Wanting to see less plastic: I like hanging out with Damariscotta artist Marnie Sinclair. Every so often, the enthusiastic Sinclair just pops up on my arts radar and we chit-chat about her latest project – always, it seems, focused on the environment.
On Wednesday, Oct. 9, I visited Sinclair, who, in addition to being a painter and a pastel, sculpture, and video artist, is the author of the attractive, stimulating, and photo-heavy book “Balance & Imbalance: A Celebration of Nature and a Call to Action.” The book focuses on climate change, environmental degradation, and nature’s adaptations to such challenges. Sinclair had called me to tell me about the giant seal sculpture she was making out of recycled plastic, wire, and heavy-duty hardware cloth.
Giant seal sculpture? Of course, I had to go check it out.
There was Sinclair, down in the basement-slash-workshop area of River Arts in Damariscotta, where another artist was also busy at work on a project. And there was the giant seal, who measures a whopping 8 feet, 4 inches long, by 3 feet high, by 4 feet, 2 inches wide. Sinclair has been busy working on the seal, incorporating nonrecyclable plastic food containers painted dark gray, for the last couple of months.
The seal’s name, fittingly, is “Seamore Plastic.”
Seamore the seal is the last piece Sinclair is making for her upcoming art exhibit focused on environmental problems (such as too much plastic garbage), running Monday, Oct. 28 through Nov. 18 , in the lobby of the Leadership in Energy and Environmental Design-certified Diamond Building at Colby College in Waterville. The show’s opening reception will take place from 4-6:30 p.m. on Nov. 1 and Sinclair will give a talk on the exhibit on Nov. 15 in that same building immediately following an 11:30 a.m. luncheon.
The plastic Sinclair used to make Seamore – familiar items like McDonald’s salad containers and Dunkin’ cup lids – are “all pieces of plastic that cannot be recycled in the Damariscotta dump,” Sinclair noted.
Sinclair is clearly dismayed by the rampant production and use of plastic, especially the nonrecyclable kind, a situation that came about since China stopped accepting many types of previously recyclable plastics. Local food-selling businesses, Sinclair is quick to remind us, are “full of plastic. Every time you go to buy a salad, it’s in plastic. It’s just not right.”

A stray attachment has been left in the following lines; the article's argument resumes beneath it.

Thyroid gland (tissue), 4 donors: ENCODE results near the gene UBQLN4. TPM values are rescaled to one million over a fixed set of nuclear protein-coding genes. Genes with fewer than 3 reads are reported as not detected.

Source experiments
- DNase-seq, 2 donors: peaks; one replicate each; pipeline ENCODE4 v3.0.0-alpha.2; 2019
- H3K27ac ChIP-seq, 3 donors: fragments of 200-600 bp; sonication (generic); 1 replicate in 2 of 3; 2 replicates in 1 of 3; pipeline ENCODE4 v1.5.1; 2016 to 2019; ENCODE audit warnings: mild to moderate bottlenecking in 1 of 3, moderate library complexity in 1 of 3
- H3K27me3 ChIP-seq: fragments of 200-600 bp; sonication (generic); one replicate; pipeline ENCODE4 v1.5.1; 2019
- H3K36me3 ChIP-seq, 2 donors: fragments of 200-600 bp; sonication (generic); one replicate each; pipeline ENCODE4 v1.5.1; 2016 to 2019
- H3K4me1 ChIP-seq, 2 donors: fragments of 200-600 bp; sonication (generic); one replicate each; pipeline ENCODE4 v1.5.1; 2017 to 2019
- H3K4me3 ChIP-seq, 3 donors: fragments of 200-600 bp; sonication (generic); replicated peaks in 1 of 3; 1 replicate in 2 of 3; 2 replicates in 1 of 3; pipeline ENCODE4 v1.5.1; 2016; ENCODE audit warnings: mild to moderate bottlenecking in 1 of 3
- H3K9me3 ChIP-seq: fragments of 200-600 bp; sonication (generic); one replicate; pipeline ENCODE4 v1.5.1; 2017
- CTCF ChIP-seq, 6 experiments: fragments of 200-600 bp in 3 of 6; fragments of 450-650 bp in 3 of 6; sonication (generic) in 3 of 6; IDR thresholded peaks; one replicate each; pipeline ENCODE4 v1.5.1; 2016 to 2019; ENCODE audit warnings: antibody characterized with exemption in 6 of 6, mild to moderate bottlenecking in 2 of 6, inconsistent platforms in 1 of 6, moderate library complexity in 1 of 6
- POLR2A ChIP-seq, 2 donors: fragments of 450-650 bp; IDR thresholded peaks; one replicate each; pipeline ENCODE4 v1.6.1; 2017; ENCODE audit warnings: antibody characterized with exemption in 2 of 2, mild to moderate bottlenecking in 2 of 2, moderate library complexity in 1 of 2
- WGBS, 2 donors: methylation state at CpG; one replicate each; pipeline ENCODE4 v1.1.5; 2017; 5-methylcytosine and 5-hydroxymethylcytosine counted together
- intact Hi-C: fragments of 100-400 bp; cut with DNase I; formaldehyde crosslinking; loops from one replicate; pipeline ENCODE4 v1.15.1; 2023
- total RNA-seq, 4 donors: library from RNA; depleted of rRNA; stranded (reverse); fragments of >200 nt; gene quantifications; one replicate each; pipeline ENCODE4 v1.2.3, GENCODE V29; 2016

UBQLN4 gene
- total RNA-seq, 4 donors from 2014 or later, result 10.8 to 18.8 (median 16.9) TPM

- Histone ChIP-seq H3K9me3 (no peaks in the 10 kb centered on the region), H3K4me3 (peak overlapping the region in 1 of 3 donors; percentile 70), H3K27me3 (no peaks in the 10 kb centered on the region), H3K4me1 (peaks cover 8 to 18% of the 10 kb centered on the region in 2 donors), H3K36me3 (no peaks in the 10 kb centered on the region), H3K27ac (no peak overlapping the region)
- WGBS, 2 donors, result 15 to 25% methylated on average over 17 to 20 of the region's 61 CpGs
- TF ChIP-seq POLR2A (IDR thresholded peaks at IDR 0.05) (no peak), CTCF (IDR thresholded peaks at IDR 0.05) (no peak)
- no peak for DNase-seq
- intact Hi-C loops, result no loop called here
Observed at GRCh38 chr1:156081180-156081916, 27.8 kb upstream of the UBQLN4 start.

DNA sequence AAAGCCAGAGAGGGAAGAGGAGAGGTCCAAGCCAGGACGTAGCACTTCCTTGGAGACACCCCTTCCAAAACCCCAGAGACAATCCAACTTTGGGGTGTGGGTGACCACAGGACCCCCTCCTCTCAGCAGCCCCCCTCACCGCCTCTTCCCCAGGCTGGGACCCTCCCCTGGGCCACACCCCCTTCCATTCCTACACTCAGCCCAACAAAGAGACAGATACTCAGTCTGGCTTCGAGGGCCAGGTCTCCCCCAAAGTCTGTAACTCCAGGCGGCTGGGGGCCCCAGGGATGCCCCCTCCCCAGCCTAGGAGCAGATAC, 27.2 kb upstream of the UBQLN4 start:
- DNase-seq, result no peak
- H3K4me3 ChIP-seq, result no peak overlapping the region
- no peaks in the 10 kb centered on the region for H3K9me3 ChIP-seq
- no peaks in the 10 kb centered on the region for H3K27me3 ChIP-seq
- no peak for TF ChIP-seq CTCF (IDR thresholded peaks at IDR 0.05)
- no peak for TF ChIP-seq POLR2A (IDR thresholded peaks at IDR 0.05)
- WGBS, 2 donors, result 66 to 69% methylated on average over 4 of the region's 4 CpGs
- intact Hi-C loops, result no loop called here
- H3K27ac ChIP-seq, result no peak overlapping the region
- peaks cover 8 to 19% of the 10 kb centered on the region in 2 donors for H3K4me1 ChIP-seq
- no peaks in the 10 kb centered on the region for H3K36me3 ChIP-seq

Getting rid of plastic grocery bags is just a beginning, she offers. “(Grocery stores) still have the plastic bags for vegetables, and all those (plastic) containers!”
Sinclair said that when she gives her talk at Colby, she will suggest that “they could have a little competition and they could make sea mammals with the same materials (nonrecyclable plastics) and fill them with plastic – whatever can’t be used as plastic ‘skin’ can go inside as plastic detritus,” like Sinclair did with Seamore, whose see-through abdomen is loaded with plastic garbage.
“They could put (the sculptures) around the campus to raise awareness,” she said.
“I don’t want it to be too depressing,” said Sinclair of her Colby show, which will feature educational statements next to each piece, “but, on the other hand, I want to make a point. … It’s a reminder that we’ve got trash everywhere – the same as all the plastic in (Seamore’s) stomach.”
Sinclair takes a breath and adds, only half-jokingly, “If I had time, I’d make a cockroach, because I think that’s the only one that’s going to survive.”
(Christine LaPado-Breglia has written about the arts in both California and Maine. She is the recipient of two 2018 Critic’s Awards and a 2018 Local Columnist award from the Maine Press Association. Email her at firstname.lastname@example.org or write her a letter in care of The Lincoln County News, P.O. Box 36, Damariscotta, ME 04543.)